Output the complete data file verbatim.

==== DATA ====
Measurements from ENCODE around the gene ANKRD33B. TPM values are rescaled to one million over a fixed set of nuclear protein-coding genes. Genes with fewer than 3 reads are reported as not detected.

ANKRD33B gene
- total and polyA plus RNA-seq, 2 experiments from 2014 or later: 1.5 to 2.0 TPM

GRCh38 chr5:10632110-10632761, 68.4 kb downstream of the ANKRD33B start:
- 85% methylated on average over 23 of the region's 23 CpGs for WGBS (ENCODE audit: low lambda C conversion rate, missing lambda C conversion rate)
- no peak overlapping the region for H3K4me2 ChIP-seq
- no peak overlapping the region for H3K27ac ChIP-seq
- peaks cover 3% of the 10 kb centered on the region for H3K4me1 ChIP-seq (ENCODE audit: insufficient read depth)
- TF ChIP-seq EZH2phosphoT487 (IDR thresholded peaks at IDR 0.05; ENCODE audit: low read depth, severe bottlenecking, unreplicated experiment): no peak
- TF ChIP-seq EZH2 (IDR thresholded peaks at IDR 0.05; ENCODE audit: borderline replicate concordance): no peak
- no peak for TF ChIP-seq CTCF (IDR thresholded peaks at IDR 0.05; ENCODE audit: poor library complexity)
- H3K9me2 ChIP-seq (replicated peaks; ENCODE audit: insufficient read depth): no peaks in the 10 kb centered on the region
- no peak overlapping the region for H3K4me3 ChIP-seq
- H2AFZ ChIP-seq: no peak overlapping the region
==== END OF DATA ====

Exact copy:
Measurements from ENCODE around the gene ANKRD33B. TPM values are rescaled to one million over a fixed set of nuclear protein-coding genes. Genes with fewer than 3 reads are reported as not detected.

ANKRD33B gene
- total and polyA plus RNA-seq, 2 experiments from 2014 or later: 1.5 to 2.0 TPM

GRCh38 chr5:10632110-10632761, 68.4 kb downstream of the ANKRD33B start:
- 85% methylated on average over 23 of the region's 23 CpGs for WGBS (ENCODE audit: low lambda C conversion rate, missing lambda C conversion rate)
- no peak overlapping the region for H3K4me2 ChIP-seq
- no peak overlapping the region for H3K27ac ChIP-seq
- peaks cover 3% of the 10 kb centered on the region for H3K4me1 ChIP-seq (ENCODE audit: insufficient read depth)
- TF ChIP-seq EZH2phosphoT487 (IDR thresholded peaks at IDR 0.05; ENCODE audit: low read depth, severe bottlenecking, unreplicated experiment): no peak
- TF ChIP-seq EZH2 (IDR thresholded peaks at IDR 0.05; ENCODE audit: borderline replicate concordance): no peak
- no peak for TF ChIP-seq CTCF (IDR thresholded peaks at IDR 0.05; ENCODE audit: poor library complexity)
- H3K9me2 ChIP-seq (replicated peaks; ENCODE audit: insufficient read depth): no peaks in the 10 kb centered on the region
- no peak overlapping the region for H3K4me3 ChIP-seq
- H2AFZ ChIP-seq: no peak overlapping the region